Solid electrode Shielding wire gas in Current conductor Direction Wire guide and contact tube of
Solid
electrode
Shielding
wire
gas in
Current
conductor
Direction
Wire guide and
contact tube
of welding
Gas nozzle
Welding
Gaseous
electrode
shield
Arc
Weld metal

Base

metal

Fig. 2.7 Metal Inert Gas (MIG) Welding

Review of Conventional Welding Processes

17

2.2.5 Metal Active Gas (MAG) Welding

Note: Sometimes a water circulator is used Wire reel Gas supply Wire Shielding gas drive
Note: Sometimes a water
circulator is used
Wire
reel
Gas
supply
Wire
Shielding gas
drive
Welding
Controls for
governing wire
drive, current.
Gas flow and cooling
water, if used
machine
Contactor

Fig. 2.8 Schematic diagram of MIG/MAG (CO 2 ) welding

18

Welding Science and Technology

2.2.6 Atomic Hydrogen Welding

Tungsten

electrodes Trigger for separating electrodes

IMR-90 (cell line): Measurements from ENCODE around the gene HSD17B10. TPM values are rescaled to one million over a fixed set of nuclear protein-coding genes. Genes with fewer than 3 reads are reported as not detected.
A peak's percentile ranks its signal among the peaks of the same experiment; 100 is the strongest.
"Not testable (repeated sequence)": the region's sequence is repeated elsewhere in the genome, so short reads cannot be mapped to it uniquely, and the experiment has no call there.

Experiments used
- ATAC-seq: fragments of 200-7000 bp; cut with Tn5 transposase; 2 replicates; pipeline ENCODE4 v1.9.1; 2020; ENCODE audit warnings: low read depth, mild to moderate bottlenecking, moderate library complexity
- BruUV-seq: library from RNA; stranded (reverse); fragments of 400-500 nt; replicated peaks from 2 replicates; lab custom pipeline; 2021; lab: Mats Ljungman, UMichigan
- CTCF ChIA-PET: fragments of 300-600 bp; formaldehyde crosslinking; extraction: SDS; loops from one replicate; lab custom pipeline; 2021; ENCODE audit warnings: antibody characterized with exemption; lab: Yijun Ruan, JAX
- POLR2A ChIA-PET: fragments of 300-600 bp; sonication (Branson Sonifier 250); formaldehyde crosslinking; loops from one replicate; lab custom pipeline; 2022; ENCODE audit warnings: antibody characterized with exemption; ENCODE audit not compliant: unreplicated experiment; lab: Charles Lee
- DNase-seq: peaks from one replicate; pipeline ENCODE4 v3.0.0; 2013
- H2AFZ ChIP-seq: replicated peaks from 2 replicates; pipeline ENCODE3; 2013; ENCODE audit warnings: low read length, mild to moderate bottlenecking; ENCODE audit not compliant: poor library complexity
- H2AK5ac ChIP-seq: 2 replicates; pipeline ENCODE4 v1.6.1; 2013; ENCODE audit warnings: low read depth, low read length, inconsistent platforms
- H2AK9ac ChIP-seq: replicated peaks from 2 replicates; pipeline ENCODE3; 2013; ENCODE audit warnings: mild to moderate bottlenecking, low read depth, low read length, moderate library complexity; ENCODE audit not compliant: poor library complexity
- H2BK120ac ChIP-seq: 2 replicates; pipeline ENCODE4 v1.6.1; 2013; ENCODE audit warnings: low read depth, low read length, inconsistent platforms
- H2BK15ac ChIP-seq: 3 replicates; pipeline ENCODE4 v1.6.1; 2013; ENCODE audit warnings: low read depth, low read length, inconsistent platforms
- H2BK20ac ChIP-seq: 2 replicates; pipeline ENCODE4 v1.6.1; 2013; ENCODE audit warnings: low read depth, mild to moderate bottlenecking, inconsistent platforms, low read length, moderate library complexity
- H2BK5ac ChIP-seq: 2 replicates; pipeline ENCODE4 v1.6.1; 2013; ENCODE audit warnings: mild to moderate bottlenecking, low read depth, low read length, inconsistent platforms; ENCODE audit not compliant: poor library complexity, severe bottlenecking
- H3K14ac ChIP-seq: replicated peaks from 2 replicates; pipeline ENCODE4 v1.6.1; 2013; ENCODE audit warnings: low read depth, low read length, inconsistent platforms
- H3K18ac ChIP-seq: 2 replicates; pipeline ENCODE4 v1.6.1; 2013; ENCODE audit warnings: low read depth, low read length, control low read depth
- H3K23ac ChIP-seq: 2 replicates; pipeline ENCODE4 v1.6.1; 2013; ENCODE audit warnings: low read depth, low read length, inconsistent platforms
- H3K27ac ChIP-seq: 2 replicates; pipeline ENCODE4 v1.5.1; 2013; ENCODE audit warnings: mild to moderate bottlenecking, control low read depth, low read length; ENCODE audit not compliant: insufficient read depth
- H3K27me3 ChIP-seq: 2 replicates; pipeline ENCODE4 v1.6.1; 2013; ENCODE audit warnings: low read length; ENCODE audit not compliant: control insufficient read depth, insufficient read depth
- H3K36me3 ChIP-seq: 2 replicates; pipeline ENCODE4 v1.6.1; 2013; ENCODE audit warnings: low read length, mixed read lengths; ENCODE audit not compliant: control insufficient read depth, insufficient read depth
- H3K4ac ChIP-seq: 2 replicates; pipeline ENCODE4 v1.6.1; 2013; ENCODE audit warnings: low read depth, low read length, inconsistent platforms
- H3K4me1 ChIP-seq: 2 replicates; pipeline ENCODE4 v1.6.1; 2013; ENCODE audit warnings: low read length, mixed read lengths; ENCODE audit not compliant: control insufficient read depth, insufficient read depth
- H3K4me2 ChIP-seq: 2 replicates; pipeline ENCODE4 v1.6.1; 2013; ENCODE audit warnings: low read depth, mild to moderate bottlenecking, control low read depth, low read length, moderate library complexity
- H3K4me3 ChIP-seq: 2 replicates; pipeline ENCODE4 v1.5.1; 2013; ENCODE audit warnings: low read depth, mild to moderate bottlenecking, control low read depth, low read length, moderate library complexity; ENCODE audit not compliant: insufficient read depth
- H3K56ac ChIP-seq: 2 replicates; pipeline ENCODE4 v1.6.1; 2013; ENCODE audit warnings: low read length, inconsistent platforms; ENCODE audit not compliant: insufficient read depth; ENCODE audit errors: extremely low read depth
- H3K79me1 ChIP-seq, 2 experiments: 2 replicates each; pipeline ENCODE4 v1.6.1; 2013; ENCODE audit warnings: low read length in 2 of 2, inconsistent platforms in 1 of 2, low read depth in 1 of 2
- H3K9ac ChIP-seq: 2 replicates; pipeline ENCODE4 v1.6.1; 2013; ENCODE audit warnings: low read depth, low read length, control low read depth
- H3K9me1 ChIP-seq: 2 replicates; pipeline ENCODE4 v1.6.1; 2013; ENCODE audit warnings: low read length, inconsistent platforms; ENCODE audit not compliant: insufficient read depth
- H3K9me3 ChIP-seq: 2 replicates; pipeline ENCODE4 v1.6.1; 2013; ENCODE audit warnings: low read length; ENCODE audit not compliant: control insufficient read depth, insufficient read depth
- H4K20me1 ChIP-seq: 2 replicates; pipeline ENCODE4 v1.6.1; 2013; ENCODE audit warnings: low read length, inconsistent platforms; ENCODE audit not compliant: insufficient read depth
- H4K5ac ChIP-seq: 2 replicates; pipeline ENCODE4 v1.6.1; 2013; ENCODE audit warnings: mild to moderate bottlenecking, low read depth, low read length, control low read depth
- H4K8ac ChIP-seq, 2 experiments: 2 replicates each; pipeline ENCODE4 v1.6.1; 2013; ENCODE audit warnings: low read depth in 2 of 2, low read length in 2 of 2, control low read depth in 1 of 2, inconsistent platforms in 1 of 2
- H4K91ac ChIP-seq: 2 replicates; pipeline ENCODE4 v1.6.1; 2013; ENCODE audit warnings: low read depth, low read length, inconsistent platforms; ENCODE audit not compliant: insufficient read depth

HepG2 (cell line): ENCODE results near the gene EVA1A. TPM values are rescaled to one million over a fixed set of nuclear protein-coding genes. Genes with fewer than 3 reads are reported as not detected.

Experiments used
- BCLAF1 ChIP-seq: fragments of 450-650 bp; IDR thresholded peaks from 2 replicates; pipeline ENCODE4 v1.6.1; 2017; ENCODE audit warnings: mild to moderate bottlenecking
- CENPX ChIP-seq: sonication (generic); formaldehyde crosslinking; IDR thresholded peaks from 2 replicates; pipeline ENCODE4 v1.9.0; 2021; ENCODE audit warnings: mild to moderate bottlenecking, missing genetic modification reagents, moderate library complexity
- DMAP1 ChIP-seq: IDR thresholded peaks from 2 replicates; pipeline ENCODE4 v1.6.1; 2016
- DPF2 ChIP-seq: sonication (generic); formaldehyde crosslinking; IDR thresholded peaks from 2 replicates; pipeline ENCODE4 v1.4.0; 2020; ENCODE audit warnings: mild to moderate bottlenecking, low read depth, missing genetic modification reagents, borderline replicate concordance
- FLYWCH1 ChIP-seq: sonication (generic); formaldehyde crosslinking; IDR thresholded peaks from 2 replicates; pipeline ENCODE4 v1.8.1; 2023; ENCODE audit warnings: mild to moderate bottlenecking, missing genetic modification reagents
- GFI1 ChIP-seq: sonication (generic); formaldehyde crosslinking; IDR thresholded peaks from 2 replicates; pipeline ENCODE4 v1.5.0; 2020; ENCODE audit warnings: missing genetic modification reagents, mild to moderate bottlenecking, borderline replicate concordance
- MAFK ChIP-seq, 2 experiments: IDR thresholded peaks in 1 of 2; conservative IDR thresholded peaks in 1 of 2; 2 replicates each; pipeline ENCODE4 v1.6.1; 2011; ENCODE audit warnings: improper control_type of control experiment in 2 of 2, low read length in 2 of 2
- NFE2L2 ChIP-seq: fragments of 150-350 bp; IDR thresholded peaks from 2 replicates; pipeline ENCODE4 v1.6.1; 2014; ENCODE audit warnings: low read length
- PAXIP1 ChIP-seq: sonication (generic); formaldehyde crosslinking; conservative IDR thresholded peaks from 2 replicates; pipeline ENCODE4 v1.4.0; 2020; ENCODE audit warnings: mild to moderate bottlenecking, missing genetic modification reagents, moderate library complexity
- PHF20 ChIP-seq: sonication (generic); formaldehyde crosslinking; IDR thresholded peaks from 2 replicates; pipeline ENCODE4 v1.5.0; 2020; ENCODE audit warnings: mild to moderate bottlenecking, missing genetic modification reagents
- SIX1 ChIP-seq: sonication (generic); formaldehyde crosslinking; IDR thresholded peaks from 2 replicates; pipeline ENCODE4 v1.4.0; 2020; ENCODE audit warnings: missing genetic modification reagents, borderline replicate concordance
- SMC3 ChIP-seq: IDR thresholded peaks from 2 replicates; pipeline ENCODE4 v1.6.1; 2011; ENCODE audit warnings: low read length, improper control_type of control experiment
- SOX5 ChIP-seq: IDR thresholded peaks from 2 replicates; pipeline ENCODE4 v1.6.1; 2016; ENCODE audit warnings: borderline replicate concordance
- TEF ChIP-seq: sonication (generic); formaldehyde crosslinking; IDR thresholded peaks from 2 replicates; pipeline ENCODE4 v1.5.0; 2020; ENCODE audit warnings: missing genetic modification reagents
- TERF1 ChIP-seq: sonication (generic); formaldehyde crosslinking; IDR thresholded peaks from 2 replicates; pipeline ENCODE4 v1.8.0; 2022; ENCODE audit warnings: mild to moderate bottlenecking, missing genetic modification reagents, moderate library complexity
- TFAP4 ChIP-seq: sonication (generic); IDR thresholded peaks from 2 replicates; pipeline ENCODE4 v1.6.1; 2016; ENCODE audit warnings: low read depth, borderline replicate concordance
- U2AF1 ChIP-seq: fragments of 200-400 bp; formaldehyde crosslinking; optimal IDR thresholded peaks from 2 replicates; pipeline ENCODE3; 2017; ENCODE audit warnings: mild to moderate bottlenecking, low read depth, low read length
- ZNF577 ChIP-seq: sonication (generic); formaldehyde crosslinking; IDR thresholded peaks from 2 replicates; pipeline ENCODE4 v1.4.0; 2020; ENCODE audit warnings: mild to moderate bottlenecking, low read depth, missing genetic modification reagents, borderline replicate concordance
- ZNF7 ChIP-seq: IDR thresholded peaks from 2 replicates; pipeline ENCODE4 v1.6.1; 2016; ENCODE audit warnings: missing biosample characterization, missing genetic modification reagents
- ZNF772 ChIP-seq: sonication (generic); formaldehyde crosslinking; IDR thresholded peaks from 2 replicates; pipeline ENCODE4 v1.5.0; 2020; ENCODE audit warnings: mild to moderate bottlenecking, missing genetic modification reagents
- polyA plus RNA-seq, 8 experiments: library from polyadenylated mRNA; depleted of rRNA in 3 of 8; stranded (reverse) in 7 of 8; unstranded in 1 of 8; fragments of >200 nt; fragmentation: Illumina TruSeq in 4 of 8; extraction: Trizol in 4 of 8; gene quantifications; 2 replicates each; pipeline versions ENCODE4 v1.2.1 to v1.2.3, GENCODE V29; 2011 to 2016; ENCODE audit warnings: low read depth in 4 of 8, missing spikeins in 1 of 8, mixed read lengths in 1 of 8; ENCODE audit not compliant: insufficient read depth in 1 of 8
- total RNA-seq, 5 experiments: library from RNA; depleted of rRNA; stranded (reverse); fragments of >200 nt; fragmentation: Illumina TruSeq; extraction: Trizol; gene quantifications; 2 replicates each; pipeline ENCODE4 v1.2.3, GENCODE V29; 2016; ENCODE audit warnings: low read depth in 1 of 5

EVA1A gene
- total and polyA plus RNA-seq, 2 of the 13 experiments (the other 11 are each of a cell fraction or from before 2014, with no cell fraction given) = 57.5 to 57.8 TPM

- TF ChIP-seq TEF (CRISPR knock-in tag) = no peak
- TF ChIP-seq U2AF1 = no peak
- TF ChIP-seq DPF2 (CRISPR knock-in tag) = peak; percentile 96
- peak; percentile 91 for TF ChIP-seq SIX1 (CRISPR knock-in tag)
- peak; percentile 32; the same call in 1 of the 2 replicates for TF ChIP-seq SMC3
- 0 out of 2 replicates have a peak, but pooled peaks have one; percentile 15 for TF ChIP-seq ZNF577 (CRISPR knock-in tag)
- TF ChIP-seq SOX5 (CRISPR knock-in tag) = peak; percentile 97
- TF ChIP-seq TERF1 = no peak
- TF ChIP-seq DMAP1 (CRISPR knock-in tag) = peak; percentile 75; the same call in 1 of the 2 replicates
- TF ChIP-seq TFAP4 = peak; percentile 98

electrodes
Trigger for separating
electrodes

Fig. 2.8 Atomic hydrogen welding torch

Review of Conventional Welding Processes

19

2.3.1 Electroslag Welding

Filler wires

(electrodes) Direction of welding Electrode Slag pool Water- Weld pool cooled dam Weld metal Weld
(electrodes)
Direction
of welding
Electrode
Slag pool
Water-
Weld pool
cooled
dam
Weld metal
Weld
Section of
Starting
electroslag weld
piece

Fig. 2.9 Electroslag welding set-up

2.3.2 Spot Welding

20

Welding Science and Technology

20 Welding Science and Technology Electrodes Fig. 2.10 Principle of resistance spot welding • • •

Electrodes

Fig. 2.10 Principle of resistance spot welding

2.3.3 Projection Welding

Before welding

After welding
After welding

Fig. 2.11 Projection welding

Review of Conventional Welding Processes

21

2.3.4 Seam Welding

Force Force Current
Force
Force
Current

Fig. 2.12 Sketch of seam welding

2.3.5 Flash Welding

2.3.6 Butt (Upset) Welding

22

Welding Science and Technology

Bar stock

Power source 1. 2. Solid contact 3.
Power source
1.
2.
Solid contact
3.

Light contact –

Flash

welding

Solid contact –

Upset

butt welding

Airgap – Percussion welding

Force or impact

Clamps or dies

Fig. 2.13 Sketch of resistance butt welding

2.3.7 Percussion Welding

Trigger Fixed clamp Sliding clamp Work Spring Power supply
Trigger
Fixed clamp
Sliding clamp